- Sign and Symptoms
- Is It Curable?
- Treatment Side Effects
In this cancer, plasma cells (a type of white blood cell) accumulate in the bone marrow, giving rise to tumors in multiple bones of the body. Normal plasma cells make antibodies that help the body fight against infection and various diseases. An increase in the number of multiple myeloma cells crowds out the normal cells and destroys them.
Multiple myeloma is discovered through routine blood screening when patients are being evaluated for other problems such as frequent infections.
Since 2000, the percentage of patients living five years after diagnosis has been on the rise. With improved treatment, survival results are likely to be better.
According to the American Cancer Society, the median survival rates are as follows:
|A revised international staging system||Median survival|
|Stage I||62 months (5 years, 2 months)|
|Stage II||42 months (3.5 years)|
|Stage III||29 months (2 years, 5 months)|
Remember, these survival rates are only estimates. They cannot predict the exact period you can live with multiple myeloma. How long you can survive depends upon your body’s response to cancer therapy. Discuss with your doctor to better understand your specific situation.
What are the signs and symptoms of multiple myeloma?
Multiple myeloma can be without symptoms, with multiple symptoms, or can have complications that require emergent treatment.
Presenting signs and symptoms of multiple myeloma include the following:
- Bone pain
- Easy bruising
- Frequent infections
- Weight loss
- Nerve damage
- Bowel or bladder incontinence
Multiple myeloma can cause hypercalcemia (increased blood calcium levels) whose signs and symptoms are:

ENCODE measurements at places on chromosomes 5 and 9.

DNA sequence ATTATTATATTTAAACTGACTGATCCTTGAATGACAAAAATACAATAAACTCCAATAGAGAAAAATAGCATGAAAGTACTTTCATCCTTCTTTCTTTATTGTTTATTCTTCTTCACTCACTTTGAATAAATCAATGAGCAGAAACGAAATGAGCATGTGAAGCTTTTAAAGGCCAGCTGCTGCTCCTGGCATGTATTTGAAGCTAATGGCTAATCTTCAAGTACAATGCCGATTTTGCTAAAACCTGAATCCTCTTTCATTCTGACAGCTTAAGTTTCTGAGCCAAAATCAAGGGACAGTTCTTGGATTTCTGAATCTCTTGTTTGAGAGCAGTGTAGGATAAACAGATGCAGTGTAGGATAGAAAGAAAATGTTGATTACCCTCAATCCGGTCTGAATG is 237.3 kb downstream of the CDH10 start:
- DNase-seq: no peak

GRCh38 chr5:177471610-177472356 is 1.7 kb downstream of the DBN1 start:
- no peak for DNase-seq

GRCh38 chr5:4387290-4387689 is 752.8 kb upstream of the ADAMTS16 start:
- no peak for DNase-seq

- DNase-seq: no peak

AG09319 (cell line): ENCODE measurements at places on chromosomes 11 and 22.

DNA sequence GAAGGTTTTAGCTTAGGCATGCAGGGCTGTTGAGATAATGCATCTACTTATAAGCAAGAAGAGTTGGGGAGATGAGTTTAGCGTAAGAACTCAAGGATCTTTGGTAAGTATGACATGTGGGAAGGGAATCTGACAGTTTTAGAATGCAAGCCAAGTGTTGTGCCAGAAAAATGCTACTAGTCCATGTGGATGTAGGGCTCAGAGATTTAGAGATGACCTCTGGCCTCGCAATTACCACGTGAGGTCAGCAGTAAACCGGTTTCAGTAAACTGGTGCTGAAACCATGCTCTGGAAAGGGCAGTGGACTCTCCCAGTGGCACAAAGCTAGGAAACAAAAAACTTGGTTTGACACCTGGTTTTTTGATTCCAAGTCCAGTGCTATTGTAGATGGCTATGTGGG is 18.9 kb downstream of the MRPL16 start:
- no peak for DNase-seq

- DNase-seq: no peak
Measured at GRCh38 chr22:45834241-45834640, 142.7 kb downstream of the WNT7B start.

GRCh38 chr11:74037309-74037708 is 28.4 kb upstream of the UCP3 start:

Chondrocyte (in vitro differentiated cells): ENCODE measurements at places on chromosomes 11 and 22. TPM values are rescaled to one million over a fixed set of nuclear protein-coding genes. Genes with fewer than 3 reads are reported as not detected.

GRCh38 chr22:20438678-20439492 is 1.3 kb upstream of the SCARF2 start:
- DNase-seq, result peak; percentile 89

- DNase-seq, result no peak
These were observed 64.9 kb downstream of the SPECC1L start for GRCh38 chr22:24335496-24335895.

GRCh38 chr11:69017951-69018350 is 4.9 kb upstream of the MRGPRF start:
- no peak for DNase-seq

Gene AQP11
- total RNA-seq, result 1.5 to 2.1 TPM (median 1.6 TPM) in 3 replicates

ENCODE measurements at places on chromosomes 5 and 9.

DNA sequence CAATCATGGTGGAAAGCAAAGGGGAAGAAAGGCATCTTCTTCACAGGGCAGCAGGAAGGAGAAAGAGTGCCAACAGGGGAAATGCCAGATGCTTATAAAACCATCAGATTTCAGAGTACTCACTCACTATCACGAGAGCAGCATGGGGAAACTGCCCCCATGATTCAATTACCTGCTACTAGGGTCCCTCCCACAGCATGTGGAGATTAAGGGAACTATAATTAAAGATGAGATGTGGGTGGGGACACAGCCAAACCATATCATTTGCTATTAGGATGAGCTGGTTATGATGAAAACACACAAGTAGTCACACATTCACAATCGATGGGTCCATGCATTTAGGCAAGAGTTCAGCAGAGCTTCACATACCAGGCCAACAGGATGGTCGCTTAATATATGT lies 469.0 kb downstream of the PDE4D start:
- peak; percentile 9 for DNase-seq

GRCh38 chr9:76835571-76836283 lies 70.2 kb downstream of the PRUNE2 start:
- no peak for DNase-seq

- Loss of appetite
- Nausea or vomiting
- Feeling thirsty
- Frequent urination
- Feeling very tired
- Muscle weakness
- Confusion or trouble thinking
What causes multiple myeloma?
The exact cause of multiple myeloma is unknown; however, you are at slightly higher risk if you have:
- Age > 65 years
- Male gender
- African American lineage
- Family member history of multiple myeloma
- Exposure to radiation
- Exposed to certain viruses
Contact with chemicals used in rubber manufacturing, woodworking, firefighting, or herbicides
What are the complications of multiple myeloma?
Multiple myeloma can cause such problems as the following:
- Renal failure is seen in 25% of patients with multiple myeloma.
- Anemia, neutropenia (low white blood cell count), or thrombocytopenia (low platelet count) due to the abnormal growth of plasma cells in the bone marrow.
- Thrombosis is the formation of a blood clot inside the blood vessel.
- Raynaud phenomenon is a condition resulting in discoloration of the fingers and/or the toes after exposure to changes in temperature (cold or hot) or emotional events.
- Severe bone pain
- Spinal cord compression: As many as 20% of patients develop spinal cord compression at some point in their disease. Symptoms typically include back pain, weakness, or paralysis and numbness in the legs.
- Bacterial infection is the leading cause of death in patients with myeloma. The highest risk is in the first two to three months of chemotherapy.
- Hyperviscosity syndrome (thickening of the blood): Easy bruising, bleeding in the eye, heart problems, seizures, and confusion may occur because of hyperviscosity syndrome.
- Hypercalcemia may cause increased urination (polyuria) and increased thirst (polydipsia), muscle cramps, constipation, and a change in the patient’s mental status.